Suppose web service object 301 is a mailbox web service. Metadata element 303 may describe communication policies of web service 301, such as by indicating that web service 301 requires a Microsoft Passport ID, messages must be encrypted using triple-DES encryption, messages cannot exceed 1 MB in size, etc. Metadata element 305 may describe message routing information specific to the web service, e.g., indicating that messages intended for web service object 301 should be sent to a specified address or through a specified router or routers.
 Metadata element 307 may describe access control information, serving a similar function as an access control list, but with more flexibility. That is, metadata may be used to describe who is authorized to access web service 301, such as only those users whose account is paid up to date, users sending a message having specified content, etc. Specified content can include security or authorization related content, e.g., a password, or can refer to non-security and/or authorization related content, e.g., a purchase order. Access control metadata may also include an access control list (ACL) defining access rights for the mailbox web service. Metadata element 309 may describe transaction coordination information for communicating with web service 301, such as by indicating a transaction coordinator for web service 301, and/or other transaction information as described in copending application Ser. No. 10/211,299, filed Aug. 5, 2002, entitled “Coordinating Transactional Web Services.”
 Metadata element 311 may describe custom features specific to web service object 301, such as mailbox services provided (supported addresses, mail formats, mail protocols, confirmation of delivery, etc.), requirements for various services, and the like.
FIG. 4 illustrates a block diagram of a generic metadata element according to an illustrative aspect of the invention. Metadata element 401 may include a scope 403, one or more properties 405, one or more statements 407, and security information 409.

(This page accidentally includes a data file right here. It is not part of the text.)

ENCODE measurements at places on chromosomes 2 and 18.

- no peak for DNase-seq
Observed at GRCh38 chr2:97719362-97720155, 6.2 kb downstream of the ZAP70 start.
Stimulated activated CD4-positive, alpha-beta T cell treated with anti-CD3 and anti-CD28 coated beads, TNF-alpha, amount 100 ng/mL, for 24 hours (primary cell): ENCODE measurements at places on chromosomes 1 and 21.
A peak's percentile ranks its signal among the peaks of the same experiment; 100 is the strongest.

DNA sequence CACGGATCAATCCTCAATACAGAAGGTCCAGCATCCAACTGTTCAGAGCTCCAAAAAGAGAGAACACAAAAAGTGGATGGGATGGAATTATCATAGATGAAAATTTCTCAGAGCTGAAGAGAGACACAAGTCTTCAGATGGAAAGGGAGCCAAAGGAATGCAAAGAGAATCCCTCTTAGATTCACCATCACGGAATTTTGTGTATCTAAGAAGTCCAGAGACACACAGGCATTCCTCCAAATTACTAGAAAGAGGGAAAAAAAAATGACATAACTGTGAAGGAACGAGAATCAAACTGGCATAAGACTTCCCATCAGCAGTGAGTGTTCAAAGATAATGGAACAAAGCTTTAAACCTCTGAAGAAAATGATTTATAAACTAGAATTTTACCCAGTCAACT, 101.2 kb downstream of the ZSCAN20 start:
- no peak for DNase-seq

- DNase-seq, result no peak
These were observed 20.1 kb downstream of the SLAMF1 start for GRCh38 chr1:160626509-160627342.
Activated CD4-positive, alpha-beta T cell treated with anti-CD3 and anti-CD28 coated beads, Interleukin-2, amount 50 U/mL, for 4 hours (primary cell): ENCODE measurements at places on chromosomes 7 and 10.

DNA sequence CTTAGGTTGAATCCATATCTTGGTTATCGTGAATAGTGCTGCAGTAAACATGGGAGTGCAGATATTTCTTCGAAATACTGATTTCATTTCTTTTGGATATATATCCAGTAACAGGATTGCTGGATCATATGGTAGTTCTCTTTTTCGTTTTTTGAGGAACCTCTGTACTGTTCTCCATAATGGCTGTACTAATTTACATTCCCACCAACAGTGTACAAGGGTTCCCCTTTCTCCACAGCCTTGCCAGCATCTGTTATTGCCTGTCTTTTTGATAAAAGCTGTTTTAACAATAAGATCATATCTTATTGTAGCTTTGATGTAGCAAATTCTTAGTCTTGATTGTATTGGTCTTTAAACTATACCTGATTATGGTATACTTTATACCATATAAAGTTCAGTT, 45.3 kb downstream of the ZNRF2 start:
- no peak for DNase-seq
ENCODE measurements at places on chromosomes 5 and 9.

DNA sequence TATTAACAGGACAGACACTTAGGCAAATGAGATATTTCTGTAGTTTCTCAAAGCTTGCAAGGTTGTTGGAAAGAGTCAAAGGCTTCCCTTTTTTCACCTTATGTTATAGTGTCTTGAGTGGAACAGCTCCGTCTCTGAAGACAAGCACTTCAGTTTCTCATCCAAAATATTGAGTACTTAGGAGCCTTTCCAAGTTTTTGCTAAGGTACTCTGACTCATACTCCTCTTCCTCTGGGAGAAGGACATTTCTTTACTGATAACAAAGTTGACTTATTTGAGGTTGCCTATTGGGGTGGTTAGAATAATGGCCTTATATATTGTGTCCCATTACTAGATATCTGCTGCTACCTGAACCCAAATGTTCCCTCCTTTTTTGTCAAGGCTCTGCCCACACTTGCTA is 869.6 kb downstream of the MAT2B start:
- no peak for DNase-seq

Scope 403 indicates an arbitrary universe of targets (i.e., the object or objects) to which metadata element 401 corresponds. For example, scope 403 may include a URI (http:/www.Microsoft.com/), indicating that metadata element 401 describes any web page or web service located under that URI. Scope 403 may include a portion of a directory hierarchy (e.g., c:\root\users\jdoe\), indicating that metadata element 401 describes all files located at or below the specified subdirectory. Scope 403 can also refer to users or user identities, e.g., *@(xyz.com, jdoe@(xyz.com, “John Doe”, etc. Scope 403 may also refer to a user based on biometric information, e.g., by including a digital representation of biometric information specific to the user, such as a fingerprint, thus indicating that the metadata element 401 describes the user with the fingerprint to which the digital biometric information corresponds.
 Scope 403 may describe multiple objects using lists, ranges, or any known object description technique, and may describe the universe of targets in an additive (John Doe, but no one else) or subtractive (everyone but John Doe) manner, using declarative (scope=“John Doe”), programmatic (scope=run this Java applet), extensional (scope=John, Bill, Mary) and/or intesional (e.g., scope=The Jones Family, scope=John's mother's dog) descriptors. Scope 403 may describe the scope using arbitrarily complex relationships. Using the generic scope container, metadata element 401 can refer to virtually any object. For example, scope can refer to messages of a specified form, and further based on whether the current location is an intermediary node in a network or a terminal node of a data message. Scope 403 can also depend on whether messages are being sent from a location or to a location, and messages that contain specific information (e.g., the word “banana” in the message body). Scope can refer to messages that have been authenticated, and even to messages that have been authenticated using a specified technology (e.g., X509) or service (e.g., VeriSign), security token of a specific format as well as authority, strength of authentication, biometric data, smart card, or the like. Scope can also refer to the message in which the scope is being communicated (e.g., by message ID). One of skill in the art will appreciate that scope 403 can refer to any universe of targets that can be positively identified based on the data stored in scope 403.
 Properties 405 describe properties of metadata element 401. That is, properties 405 may be thought of as metadata describing metadata element 401, such as name, author, expiration date/time, etc., of metadata element 401.
 Each statement 407 provides some substantive metadata included in metadata element 401. Statements may be affirmatively recited (e.g., Max_Msg Len=1024) or included by reference (e.g., Include IDREF=“xx”), where the IDREF indicates a file or other object storing one or more metadata statements. Inclusion by reference may be used, for example, when multiple metadata elements need to ensure that identical statements are used. One of skill in the art will appreciate that any external reference may be used to include metadata statements, such as a URI, etc., and also that inclusion by reference may also be used for scope, properties, and security elements.